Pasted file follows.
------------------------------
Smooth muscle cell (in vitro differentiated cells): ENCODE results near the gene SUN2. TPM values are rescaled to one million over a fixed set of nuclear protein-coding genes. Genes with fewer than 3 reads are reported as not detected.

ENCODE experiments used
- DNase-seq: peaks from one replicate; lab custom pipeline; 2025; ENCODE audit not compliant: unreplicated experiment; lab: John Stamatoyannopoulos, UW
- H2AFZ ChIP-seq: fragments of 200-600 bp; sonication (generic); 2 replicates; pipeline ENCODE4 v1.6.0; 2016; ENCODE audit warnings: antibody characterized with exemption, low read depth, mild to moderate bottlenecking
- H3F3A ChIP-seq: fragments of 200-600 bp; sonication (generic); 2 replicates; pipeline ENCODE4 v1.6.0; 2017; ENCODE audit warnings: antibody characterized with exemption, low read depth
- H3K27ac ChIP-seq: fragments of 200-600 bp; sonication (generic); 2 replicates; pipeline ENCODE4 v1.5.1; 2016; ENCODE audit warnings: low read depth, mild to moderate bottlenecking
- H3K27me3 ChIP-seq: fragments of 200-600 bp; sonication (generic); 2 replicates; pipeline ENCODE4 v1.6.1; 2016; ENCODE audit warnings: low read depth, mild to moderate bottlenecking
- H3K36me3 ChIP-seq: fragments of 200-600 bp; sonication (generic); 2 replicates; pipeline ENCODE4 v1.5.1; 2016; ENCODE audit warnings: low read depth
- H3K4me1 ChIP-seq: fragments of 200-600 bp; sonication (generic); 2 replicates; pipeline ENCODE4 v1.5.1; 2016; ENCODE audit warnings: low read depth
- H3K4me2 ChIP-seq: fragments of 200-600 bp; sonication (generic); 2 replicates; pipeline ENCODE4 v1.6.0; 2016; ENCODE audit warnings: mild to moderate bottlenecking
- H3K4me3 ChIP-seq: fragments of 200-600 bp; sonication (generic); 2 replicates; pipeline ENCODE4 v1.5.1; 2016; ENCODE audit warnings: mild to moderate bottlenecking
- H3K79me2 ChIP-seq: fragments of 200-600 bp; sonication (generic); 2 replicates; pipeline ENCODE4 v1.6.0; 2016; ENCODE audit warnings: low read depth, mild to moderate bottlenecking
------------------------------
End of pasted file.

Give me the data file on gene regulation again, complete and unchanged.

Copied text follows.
Smooth muscle cell (in vitro differentiated cells): ENCODE results near the gene SUN2. TPM values are rescaled to one million over a fixed set of nuclear protein-coding genes. Genes with fewer than 3 reads are reported as not detected.

ENCODE experiments used
- DNase-seq: peaks from one replicate; lab custom pipeline; 2025; ENCODE audit not compliant: unreplicated experiment; lab: John Stamatoyannopoulos, UW
- H2AFZ ChIP-seq: fragments of 200-600 bp; sonication (generic); 2 replicates; pipeline ENCODE4 v1.6.0; 2016; ENCODE audit warnings: antibody characterized with exemption, low read depth, mild to moderate bottlenecking
- H3F3A ChIP-seq: fragments of 200-600 bp; sonication (generic); 2 replicates; pipeline ENCODE4 v1.6.0; 2017; ENCODE audit warnings: antibody characterized with exemption, low read depth
- H3K27ac ChIP-seq: fragments of 200-600 bp; sonication (generic); 2 replicates; pipeline ENCODE4 v1.5.1; 2016; ENCODE audit warnings: low read depth, mild to moderate bottlenecking
- H3K27me3 ChIP-seq: fragments of 200-600 bp; sonication (generic); 2 replicates; pipeline ENCODE4 v1.6.1; 2016; ENCODE audit warnings: low read depth, mild to moderate bottlenecking
- H3K36me3 ChIP-seq: fragments of 200-600 bp; sonication (generic); 2 replicates; pipeline ENCODE4 v1.5.1; 2016; ENCODE audit warnings: low read depth
- H3K4me1 ChIP-seq: fragments of 200-600 bp; sonication (generic); 2 replicates; pipeline ENCODE4 v1.5.1; 2016; ENCODE audit warnings: low read depth
- H3K4me2 ChIP-seq: fragments of 200-600 bp; sonication (generic); 2 replicates; pipeline ENCODE4 v1.6.0; 2016; ENCODE audit warnings: mild to moderate bottlenecking
- H3K4me3 ChIP-seq: fragments of 200-600 bp; sonication (generic); 2 replicates; pipeline ENCODE4 v1.5.1; 2016; ENCODE audit warnings: mild to moderate bottlenecking
- H3K79me2 ChIP-seq: fragments of 200-600 bp; sonication (generic); 2 replicates; pipeline ENCODE4 v1.6.0; 2016; ENCODE audit warnings: low read depth, mild to moderate bottlenecking